View details for DOI 10.1109/TBME.2021.3103201
View details for PubMedID 34383640
Sensing leg movement enhances wearable monitoring of energy expenditure.
2021; 12 (1): 4312
Physical inactivity is the fourth leading cause of global mortality. Health organizations have requested a tool to objectively measure physical activity. Respirometry and doubly labeled water accurately estimate energy expenditure, but are infeasible for everyday use. Smartwatches are portable, but have significant errors. Existing wearable methods poorly estimate time-varying activity, which comprises 40% of daily steps. Here, we present a Wearable System that estimates metabolic energy expenditure in real-time during common steady-state and time-varying activities with substantially lower error than state-of-the-art methods. We perform experiments to select sensors, collect training data, and validate the Wearable System with new subjects and new conditions for walking, running, stair climbing, and biking. The Wearable System uses inertial measurement units worn on the shank and thigh as they distinguish lower-limb activity better than wrist or trunk kinematics and converge more quickly than physiological signals. When evaluated with a diverse group of new subjects, the Wearable System has a cumulative error of 13% across common activities, significantly less than 42% for a smartwatch and 44% for an activity-specific smartwatch. This approach enables accurate physical activity monitoring which could enable new energy balance systems for weight management or large-scale activity monitoring.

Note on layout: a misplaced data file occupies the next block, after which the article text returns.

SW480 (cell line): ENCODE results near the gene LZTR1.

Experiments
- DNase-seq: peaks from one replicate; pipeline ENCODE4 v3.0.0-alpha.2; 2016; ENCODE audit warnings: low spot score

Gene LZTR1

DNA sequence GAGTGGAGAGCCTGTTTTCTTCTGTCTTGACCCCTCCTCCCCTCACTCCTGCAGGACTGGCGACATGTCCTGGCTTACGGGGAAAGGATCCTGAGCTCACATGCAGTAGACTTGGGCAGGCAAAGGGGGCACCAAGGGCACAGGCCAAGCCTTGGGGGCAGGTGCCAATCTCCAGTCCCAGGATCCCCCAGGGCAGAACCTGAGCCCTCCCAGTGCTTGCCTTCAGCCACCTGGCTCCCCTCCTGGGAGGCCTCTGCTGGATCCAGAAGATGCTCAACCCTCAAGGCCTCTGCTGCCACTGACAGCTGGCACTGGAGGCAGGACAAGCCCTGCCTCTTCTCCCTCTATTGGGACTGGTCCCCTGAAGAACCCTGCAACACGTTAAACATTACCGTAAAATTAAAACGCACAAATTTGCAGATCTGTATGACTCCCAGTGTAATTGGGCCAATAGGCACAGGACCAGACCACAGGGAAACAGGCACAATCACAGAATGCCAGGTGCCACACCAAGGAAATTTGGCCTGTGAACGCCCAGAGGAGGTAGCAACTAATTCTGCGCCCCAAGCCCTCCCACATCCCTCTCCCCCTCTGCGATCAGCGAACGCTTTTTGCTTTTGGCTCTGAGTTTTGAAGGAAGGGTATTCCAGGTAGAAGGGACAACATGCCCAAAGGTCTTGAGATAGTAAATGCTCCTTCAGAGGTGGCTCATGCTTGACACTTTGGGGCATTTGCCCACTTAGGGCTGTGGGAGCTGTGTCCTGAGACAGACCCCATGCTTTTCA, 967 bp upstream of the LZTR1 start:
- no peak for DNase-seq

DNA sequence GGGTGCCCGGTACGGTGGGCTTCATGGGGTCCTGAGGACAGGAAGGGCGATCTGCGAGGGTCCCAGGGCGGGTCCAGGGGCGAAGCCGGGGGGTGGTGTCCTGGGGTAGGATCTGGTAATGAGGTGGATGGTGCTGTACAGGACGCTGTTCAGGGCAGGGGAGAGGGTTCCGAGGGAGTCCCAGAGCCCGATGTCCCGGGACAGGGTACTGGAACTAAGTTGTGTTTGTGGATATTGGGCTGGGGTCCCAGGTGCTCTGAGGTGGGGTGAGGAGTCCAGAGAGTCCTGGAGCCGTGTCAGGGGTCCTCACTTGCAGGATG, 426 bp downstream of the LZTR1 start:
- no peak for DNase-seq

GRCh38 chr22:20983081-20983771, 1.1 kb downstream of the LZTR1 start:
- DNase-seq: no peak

View details for DOI 10.1038/s41467-021-24173-x
View details for PubMedID 34257310
Rapid energy expenditure estimation for ankle assisted and inclined loaded walking.